• My (Ezra’s) story also showcases the uniqueness of the EA Israel group. While working in the strategy department of a government agency, I felt I wasn’t maximizing my impact and ended up doing career consulting with EA Israel and signing up for a volunteer project. While working on the project, I was very impressed by the professionalism of the group, and when EA Israel received additional funding and offered me to join as COO, I felt that getting more involved with EA Israel was exciting and would increase my career capital. During my time as a staff member, I led the Maximum Impact project - a project incubated in-house that is publishing the first cost-effectiveness analyses on Israeli nonprofits and engaging with Israeli philanthropy to make it more evidence-based. I’m currently working on launching an Israeli Effective Giving website to enable Israelis to donate tax-deductible to top rated nonprofits (GiveWell, etc). Both projects required significant continuity and operational support.

Closing remarks

These stories illustrate some of the less-discussed ways a group can make an impact. The organization offers continuous contact points, provides guidance and operational assets, supports action, facilitates connections, events and projects, and offers a sense of direction and purpose to the community. We’ve been able to build and then harness a sense of momentum: talented people who want to join the community because of the sense that amazing things are happening and lots of talented people are involved, something that we’re hoping won’t be affected by the post-FTX funding situation.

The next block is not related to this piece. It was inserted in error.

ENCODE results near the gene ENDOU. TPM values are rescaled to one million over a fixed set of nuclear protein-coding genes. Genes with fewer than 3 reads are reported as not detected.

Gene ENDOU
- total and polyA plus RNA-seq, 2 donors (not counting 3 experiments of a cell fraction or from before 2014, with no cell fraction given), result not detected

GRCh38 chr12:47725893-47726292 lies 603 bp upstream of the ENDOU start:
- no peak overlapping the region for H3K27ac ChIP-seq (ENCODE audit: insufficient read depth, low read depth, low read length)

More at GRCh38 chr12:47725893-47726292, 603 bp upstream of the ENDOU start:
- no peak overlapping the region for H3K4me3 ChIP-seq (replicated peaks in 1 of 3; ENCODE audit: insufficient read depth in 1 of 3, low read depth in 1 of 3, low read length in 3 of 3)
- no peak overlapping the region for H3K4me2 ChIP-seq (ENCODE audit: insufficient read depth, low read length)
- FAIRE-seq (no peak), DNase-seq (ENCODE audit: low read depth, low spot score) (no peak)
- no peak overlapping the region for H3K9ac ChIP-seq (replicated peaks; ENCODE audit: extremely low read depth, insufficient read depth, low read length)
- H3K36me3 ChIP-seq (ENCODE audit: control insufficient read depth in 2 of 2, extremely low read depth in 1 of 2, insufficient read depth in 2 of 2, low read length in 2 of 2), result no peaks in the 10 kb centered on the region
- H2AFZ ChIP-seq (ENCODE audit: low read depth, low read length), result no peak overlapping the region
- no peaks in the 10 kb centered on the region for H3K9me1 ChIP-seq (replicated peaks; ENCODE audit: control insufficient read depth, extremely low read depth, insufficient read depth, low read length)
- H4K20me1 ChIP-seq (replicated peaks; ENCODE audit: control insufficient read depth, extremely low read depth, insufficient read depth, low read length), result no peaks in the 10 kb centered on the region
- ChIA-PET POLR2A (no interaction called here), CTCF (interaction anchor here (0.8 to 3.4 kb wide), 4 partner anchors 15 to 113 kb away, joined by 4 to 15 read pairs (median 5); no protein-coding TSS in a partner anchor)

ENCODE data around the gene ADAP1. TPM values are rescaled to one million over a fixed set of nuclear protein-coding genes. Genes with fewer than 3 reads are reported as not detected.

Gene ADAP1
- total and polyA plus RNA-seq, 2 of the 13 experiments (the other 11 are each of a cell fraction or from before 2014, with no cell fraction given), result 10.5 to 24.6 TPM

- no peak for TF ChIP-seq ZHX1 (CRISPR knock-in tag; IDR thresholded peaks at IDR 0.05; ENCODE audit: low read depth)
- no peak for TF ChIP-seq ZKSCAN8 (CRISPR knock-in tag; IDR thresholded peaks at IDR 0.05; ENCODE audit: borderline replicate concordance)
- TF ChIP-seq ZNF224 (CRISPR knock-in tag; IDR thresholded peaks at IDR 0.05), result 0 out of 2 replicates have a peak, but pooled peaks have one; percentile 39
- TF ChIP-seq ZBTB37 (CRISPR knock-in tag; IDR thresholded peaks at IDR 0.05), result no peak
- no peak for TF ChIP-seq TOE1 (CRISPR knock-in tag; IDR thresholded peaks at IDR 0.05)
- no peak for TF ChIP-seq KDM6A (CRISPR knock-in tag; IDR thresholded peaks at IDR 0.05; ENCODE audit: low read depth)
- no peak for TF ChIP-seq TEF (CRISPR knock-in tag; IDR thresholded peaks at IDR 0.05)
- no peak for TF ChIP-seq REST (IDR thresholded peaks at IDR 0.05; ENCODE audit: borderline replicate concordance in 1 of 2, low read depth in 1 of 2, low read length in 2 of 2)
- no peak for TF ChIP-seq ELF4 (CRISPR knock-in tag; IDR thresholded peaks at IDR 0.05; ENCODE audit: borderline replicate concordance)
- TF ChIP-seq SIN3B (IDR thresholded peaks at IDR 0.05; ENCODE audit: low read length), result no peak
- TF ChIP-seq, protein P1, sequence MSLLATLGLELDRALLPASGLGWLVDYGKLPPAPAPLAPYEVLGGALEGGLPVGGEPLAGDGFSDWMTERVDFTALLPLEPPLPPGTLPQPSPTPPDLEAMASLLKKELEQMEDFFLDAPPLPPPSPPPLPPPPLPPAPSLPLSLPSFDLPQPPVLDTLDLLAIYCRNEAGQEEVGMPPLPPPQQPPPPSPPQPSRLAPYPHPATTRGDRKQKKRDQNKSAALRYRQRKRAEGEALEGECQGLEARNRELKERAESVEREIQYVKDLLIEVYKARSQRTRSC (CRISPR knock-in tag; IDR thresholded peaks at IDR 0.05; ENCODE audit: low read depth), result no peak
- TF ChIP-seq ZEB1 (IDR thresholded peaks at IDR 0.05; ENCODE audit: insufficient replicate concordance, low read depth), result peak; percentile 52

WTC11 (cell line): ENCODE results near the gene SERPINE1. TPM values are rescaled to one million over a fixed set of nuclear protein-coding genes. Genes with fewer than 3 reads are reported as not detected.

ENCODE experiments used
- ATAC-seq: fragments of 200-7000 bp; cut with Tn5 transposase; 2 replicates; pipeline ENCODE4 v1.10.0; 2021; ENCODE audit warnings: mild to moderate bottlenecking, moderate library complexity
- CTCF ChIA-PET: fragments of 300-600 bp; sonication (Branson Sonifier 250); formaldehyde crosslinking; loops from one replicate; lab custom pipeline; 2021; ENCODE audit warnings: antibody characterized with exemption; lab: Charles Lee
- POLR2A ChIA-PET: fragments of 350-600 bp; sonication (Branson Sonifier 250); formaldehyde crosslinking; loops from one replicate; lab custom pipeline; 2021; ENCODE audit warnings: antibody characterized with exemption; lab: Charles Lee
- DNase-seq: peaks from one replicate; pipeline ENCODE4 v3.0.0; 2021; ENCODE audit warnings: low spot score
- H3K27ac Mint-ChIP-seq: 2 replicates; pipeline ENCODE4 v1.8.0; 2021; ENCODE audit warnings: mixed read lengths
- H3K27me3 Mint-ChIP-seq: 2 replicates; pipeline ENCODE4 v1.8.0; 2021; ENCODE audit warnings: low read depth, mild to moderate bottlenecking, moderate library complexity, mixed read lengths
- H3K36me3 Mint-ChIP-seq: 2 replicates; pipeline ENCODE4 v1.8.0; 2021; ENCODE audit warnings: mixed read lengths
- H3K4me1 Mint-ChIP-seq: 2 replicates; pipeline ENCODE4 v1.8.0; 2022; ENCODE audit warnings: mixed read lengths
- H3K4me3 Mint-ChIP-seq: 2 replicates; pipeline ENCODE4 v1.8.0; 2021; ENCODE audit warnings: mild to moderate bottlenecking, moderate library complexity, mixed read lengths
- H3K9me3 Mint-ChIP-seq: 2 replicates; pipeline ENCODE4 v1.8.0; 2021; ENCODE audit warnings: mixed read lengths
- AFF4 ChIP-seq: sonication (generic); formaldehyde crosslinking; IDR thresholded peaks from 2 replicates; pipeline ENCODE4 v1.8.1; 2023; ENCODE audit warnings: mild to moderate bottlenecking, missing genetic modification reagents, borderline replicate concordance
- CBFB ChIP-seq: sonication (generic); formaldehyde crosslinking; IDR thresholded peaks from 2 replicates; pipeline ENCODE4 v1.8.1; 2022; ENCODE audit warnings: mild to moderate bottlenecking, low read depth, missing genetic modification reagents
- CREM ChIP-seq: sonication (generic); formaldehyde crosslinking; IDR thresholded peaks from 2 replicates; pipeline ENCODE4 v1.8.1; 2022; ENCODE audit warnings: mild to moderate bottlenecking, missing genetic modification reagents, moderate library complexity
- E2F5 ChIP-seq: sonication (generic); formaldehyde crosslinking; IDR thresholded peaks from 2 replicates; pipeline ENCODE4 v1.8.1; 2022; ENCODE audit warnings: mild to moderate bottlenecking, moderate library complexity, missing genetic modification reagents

We hope that this helps people think differently about movement building and the role of C&N groups, and that our stories can inspire other groups or group members. We’re always looking for new projects and new ways to leverage our organizational assets to provide value, so please reach out if you have any ideas, comments or questions.